How HIV elimination is within Australia's reach
Australian HIV diagnoses have hit an all-time low, with the country in sight of eliminating transmissions. It's a legacy of Australia's early, effective response, reports Gary Nunn from Sydney.
During the outbreak in the 1980s, a political friend of then Health Minister Neal Blewett had a word in his ear.
"Look mate, there are no votes in collaborating with these [people]," he said.
He was referring to gay men, sex workers and people who inject drugs - those heavily impacted by the virus.
Australia's exceptional HIV/Aids response owes much, experts say, to politicians and other powerful decision-makers offering these communities seats at the table.
It was an extraordinary "leap of faith", says author Nick Cook.
"Homosexuality was still illegal in some Australian states, so all three groups were stigmatised criminals; society's most hated," he says.
"It was also smart strategy: the government couldn't be seen spending money on telling gay men how to have sex and drug users how to inject safely, during an epidemic. But they could funnel money into trusted community groups who could."
'A model country'
As the 40th anniversary of Australia's first HIV diagnosis approaches, two recent books detail what set apart the country's lauded public health response.
Cook's Fighting for Our Lives charts the collaboration mentioned above, while In The Eye Of The Storm, by three Australian academics, tells the under-reported stories of individuals who volunteered in vast numbers to ease suffering.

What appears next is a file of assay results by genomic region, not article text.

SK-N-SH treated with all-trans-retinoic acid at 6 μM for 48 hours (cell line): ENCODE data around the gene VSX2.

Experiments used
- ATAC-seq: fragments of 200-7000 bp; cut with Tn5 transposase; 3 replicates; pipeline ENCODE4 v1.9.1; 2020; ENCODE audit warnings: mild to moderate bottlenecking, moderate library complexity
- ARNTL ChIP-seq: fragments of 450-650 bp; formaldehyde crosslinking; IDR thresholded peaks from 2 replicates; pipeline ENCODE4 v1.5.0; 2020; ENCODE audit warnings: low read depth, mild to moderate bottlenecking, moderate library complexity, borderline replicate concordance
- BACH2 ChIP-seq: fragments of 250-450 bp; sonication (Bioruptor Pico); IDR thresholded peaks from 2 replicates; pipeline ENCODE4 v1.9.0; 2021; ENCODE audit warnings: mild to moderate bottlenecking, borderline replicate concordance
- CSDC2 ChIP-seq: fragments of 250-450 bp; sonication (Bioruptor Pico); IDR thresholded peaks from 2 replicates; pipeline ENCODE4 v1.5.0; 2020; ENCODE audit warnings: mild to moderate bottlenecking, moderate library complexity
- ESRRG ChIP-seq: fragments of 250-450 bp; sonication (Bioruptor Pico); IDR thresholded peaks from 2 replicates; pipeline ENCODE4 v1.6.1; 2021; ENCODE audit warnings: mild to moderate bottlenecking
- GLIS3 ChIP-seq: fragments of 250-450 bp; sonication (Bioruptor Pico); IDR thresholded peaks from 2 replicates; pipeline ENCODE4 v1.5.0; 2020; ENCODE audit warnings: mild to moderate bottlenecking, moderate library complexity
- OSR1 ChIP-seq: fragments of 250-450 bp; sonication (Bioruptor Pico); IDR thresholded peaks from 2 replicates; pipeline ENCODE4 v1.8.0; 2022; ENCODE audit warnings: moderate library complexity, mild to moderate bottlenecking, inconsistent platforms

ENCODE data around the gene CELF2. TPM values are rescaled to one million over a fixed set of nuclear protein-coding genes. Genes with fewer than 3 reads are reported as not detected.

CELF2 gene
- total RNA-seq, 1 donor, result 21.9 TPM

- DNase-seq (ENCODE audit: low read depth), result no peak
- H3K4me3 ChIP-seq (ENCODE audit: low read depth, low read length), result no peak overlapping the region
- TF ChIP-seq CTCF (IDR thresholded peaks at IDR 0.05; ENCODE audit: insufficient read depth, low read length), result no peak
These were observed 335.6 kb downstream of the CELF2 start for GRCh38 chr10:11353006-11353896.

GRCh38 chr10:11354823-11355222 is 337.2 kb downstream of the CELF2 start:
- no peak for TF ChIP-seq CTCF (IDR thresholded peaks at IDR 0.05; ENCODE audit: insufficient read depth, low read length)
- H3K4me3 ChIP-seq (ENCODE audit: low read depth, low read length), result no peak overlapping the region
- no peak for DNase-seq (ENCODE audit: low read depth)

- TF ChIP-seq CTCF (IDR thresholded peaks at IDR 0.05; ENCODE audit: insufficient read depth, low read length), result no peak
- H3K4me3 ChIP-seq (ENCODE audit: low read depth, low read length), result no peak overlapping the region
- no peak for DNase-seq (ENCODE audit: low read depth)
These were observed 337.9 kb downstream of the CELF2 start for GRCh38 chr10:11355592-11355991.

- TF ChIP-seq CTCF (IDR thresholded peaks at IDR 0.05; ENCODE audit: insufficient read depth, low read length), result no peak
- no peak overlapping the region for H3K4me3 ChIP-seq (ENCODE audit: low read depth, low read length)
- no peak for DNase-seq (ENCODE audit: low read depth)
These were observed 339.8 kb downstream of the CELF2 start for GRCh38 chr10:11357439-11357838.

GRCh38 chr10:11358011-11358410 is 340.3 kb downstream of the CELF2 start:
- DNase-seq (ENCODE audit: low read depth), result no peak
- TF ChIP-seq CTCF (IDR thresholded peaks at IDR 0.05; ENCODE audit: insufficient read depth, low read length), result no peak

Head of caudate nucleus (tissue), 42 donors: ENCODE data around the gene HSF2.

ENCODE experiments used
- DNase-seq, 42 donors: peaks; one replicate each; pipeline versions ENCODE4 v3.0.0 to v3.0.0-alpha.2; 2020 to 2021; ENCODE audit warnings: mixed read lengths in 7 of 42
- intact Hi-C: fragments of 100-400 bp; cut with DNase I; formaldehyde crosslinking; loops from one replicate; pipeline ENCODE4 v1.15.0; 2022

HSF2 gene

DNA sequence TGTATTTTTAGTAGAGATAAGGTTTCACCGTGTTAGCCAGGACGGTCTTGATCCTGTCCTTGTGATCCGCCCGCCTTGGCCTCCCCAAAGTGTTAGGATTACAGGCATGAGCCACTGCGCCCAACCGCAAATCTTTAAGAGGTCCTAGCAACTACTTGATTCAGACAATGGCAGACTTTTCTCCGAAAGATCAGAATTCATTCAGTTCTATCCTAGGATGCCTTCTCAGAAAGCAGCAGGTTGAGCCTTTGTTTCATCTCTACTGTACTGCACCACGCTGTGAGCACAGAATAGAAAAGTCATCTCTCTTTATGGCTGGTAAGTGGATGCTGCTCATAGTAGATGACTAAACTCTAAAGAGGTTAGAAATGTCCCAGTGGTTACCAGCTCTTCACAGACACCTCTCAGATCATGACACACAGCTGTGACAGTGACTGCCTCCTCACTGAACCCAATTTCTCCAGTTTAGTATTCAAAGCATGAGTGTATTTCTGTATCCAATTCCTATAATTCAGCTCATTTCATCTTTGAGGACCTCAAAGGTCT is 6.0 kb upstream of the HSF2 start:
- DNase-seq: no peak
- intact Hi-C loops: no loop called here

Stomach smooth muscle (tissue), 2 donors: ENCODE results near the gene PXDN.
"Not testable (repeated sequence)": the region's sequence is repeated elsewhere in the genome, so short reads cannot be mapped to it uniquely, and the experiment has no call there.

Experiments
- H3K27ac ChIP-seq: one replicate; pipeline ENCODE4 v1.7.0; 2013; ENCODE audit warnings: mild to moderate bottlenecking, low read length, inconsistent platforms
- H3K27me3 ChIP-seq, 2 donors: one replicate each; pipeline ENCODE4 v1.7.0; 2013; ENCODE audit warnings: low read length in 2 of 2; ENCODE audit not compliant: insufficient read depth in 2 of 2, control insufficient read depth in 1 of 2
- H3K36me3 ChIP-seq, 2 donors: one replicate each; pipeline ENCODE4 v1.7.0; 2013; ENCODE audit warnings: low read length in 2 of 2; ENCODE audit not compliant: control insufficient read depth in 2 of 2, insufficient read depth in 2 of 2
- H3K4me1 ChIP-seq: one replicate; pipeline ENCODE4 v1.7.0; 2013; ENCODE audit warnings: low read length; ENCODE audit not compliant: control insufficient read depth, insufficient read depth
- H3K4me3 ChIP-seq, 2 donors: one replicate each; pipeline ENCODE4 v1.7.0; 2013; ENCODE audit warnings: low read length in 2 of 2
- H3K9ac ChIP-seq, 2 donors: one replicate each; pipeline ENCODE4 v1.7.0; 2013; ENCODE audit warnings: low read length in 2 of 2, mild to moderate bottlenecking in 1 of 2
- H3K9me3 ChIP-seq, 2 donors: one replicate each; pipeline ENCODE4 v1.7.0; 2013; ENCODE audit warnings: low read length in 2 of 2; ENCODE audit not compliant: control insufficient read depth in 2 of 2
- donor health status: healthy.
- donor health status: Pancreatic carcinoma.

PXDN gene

By the end of the 1980s, Australia was hailed by the World Health Organization as a prevention model for other countries to emulate.
It was one of the few nations that avoided an epidemic among injecting drug users, with rates five to 10 times less than some European countries and parts of the US.
Infections among Australian female sex workers were negligible. Fifty per cent of people with HIV worldwide are women; in Australia, it's about 10%.
"[Then] Prime Minister Bob Hawke's swift introduction of a needle exchange was way ahead of most countries," says Eamonn Murphy, deputy executive director for programmes, UNAIDS.
"Engaging the most affected population - especially gay men - at all stages, from design and implementation to evaluation, research and funding - made the Australian response one of the most effective."
Cook says Australia's isolated geography provided a "head start" - the virus arrived later.
There was also a recently co-ordinated and emboldened community, ready to step up: in 1978, the first Sydney Mardi Gras protest march united several gay and lesbian community groups.
This created the conditions for people to volunteer in such high numbers, says Dr Shirleene Robinson.
"The infrastructure existed: publications, connections and organisations that could be directed towards the epidemic," the co-author of In the Eye Of The Storm says.